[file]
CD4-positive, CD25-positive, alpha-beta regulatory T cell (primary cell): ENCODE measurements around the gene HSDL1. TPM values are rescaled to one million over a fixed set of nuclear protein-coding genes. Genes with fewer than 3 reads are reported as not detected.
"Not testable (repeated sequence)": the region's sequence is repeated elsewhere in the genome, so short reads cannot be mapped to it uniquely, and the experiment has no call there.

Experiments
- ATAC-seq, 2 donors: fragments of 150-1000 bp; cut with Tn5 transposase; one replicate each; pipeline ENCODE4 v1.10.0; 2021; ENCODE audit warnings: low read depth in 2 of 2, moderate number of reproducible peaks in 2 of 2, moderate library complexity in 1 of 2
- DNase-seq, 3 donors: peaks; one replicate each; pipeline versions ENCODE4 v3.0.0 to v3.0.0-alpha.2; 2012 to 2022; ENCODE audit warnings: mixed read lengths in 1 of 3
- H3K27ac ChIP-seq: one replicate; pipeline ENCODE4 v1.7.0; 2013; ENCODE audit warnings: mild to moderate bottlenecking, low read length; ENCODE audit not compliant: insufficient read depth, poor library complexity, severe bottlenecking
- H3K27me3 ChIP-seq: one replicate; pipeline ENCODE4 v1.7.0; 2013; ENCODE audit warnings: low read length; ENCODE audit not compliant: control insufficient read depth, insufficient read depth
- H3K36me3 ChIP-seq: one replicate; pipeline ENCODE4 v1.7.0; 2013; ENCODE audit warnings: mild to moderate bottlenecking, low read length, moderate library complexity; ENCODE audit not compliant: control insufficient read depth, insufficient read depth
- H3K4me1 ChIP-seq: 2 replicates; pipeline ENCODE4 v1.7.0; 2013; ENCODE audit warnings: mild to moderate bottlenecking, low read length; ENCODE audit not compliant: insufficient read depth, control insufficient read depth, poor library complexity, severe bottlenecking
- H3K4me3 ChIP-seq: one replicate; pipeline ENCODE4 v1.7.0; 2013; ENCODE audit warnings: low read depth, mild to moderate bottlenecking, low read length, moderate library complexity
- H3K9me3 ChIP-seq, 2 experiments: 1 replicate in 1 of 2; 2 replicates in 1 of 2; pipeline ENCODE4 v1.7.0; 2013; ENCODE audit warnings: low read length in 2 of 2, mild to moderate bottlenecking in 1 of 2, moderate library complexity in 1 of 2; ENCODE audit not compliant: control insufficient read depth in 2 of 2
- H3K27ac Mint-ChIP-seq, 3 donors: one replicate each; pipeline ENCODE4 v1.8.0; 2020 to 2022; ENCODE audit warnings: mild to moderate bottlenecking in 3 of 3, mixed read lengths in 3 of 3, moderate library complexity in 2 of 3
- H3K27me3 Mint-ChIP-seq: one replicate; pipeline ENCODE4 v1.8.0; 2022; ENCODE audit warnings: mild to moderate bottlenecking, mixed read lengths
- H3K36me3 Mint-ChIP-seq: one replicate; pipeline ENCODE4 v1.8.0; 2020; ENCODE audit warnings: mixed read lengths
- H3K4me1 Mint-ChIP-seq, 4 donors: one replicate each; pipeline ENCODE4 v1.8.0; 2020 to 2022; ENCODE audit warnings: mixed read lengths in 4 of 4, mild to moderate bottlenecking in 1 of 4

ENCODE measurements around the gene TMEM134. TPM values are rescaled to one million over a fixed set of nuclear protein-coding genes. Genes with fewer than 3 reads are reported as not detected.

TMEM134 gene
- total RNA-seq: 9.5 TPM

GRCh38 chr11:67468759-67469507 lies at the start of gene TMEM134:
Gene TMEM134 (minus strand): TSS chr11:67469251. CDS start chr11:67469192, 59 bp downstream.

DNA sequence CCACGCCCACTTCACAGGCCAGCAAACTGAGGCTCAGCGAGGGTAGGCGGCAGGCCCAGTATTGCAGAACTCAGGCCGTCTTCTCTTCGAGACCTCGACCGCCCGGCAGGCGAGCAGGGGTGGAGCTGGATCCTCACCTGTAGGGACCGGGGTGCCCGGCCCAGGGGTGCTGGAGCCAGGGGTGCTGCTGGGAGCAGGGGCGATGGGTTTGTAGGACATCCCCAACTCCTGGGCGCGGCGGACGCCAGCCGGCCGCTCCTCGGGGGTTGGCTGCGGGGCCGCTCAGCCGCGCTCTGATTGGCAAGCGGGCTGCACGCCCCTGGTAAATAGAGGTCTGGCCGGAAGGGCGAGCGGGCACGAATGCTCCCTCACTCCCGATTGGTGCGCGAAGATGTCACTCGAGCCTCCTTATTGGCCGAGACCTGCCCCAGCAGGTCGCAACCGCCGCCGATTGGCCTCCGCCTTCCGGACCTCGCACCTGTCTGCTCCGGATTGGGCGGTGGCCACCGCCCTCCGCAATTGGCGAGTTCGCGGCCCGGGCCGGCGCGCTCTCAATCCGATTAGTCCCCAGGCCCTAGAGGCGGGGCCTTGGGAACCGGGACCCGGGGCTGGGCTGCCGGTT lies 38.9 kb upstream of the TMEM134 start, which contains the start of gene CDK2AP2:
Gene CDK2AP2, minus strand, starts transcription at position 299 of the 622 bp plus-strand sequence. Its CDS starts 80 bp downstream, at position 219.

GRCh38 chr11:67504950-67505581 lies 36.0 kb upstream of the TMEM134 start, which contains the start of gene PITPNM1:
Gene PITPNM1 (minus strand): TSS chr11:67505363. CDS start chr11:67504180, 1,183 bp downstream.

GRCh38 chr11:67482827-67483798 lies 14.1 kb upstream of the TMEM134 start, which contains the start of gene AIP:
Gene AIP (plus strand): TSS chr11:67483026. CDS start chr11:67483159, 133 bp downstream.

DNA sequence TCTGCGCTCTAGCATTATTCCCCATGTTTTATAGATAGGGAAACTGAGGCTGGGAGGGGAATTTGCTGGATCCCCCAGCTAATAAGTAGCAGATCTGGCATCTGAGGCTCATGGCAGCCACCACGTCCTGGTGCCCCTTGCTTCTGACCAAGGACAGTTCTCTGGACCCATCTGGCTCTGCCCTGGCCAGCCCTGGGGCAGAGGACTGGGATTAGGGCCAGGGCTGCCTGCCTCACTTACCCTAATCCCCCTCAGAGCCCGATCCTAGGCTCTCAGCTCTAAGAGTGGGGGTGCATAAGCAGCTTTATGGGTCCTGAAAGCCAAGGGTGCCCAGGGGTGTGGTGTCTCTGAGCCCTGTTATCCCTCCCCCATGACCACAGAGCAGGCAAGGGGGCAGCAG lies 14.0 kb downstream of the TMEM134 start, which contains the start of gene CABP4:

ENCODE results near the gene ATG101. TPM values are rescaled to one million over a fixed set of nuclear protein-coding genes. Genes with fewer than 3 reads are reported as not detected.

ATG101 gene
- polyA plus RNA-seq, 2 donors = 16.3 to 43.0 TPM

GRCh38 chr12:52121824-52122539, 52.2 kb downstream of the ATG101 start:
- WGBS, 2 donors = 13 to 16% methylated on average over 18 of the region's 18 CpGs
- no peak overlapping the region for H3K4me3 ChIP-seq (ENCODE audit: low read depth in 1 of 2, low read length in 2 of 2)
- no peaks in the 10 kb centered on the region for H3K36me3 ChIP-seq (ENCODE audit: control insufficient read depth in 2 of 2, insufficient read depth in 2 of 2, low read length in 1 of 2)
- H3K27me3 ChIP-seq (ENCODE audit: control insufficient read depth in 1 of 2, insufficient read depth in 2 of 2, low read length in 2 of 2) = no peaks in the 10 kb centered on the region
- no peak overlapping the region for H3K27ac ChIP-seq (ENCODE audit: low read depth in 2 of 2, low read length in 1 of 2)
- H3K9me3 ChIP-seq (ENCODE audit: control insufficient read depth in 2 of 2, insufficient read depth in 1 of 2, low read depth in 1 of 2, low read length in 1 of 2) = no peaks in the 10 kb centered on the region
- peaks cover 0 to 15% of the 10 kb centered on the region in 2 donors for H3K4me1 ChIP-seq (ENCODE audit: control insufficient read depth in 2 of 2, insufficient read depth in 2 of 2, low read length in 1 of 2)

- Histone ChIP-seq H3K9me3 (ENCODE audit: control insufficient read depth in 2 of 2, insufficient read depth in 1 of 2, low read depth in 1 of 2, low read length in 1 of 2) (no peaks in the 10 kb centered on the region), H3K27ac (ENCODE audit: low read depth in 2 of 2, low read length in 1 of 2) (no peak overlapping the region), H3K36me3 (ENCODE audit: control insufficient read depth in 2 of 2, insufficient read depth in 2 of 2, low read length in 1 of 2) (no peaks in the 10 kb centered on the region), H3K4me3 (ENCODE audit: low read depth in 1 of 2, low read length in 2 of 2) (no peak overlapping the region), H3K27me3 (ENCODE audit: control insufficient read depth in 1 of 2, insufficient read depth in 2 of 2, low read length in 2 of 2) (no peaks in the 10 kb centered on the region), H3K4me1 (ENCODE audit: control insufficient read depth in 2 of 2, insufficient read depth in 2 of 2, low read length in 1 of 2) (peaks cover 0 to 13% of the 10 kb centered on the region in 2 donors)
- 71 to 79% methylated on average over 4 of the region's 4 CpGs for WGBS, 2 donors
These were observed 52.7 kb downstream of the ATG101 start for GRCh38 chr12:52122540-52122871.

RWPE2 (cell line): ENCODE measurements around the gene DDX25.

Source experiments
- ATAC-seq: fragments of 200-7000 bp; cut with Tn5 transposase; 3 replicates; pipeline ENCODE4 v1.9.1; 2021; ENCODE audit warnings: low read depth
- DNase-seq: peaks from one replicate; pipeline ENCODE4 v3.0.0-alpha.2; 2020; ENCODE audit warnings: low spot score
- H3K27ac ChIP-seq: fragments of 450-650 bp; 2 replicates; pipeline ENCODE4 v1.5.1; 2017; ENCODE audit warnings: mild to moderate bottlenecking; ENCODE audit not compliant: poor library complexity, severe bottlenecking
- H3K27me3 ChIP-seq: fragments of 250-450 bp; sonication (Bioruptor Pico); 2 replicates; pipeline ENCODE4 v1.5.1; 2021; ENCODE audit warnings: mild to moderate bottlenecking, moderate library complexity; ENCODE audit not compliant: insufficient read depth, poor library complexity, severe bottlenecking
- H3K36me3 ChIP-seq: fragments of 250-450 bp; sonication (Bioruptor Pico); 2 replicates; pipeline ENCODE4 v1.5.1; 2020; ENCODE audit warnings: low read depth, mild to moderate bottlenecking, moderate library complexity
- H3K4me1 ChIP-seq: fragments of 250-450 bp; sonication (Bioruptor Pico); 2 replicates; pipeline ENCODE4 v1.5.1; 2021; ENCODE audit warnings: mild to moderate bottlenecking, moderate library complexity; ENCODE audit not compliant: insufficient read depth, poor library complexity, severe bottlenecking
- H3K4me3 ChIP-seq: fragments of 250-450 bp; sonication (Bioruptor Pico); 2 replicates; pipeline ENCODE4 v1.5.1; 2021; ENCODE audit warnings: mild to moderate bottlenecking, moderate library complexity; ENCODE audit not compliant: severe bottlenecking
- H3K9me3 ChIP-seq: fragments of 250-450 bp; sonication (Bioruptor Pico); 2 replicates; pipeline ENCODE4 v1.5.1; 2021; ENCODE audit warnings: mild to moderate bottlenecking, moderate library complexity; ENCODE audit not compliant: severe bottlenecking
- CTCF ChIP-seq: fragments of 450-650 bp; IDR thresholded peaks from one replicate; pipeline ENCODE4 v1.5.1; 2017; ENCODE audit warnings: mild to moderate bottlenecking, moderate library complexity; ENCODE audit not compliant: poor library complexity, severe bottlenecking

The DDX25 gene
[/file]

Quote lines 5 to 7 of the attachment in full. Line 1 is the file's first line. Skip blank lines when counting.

- DNase-seq, 3 donors: peaks; one replicate each; pipeline versions ENCODE4 v3.0.0 to v3.0.0-alpha.2; 2012 to 2022; ENCODE audit warnings: mixed read lengths in 1 of 3
- H3K27ac ChIP-seq: one replicate; pipeline ENCODE4 v1.7.0; 2013; ENCODE audit warnings: mild to moderate bottlenecking, low read length; ENCODE audit not compliant: insufficient read depth, poor library complexity, severe bottlenecking
- H3K27me3 ChIP-seq: one replicate; pipeline ENCODE4 v1.7.0; 2013; ENCODE audit warnings: low read length; ENCODE audit not compliant: control insufficient read depth, insufficient read depth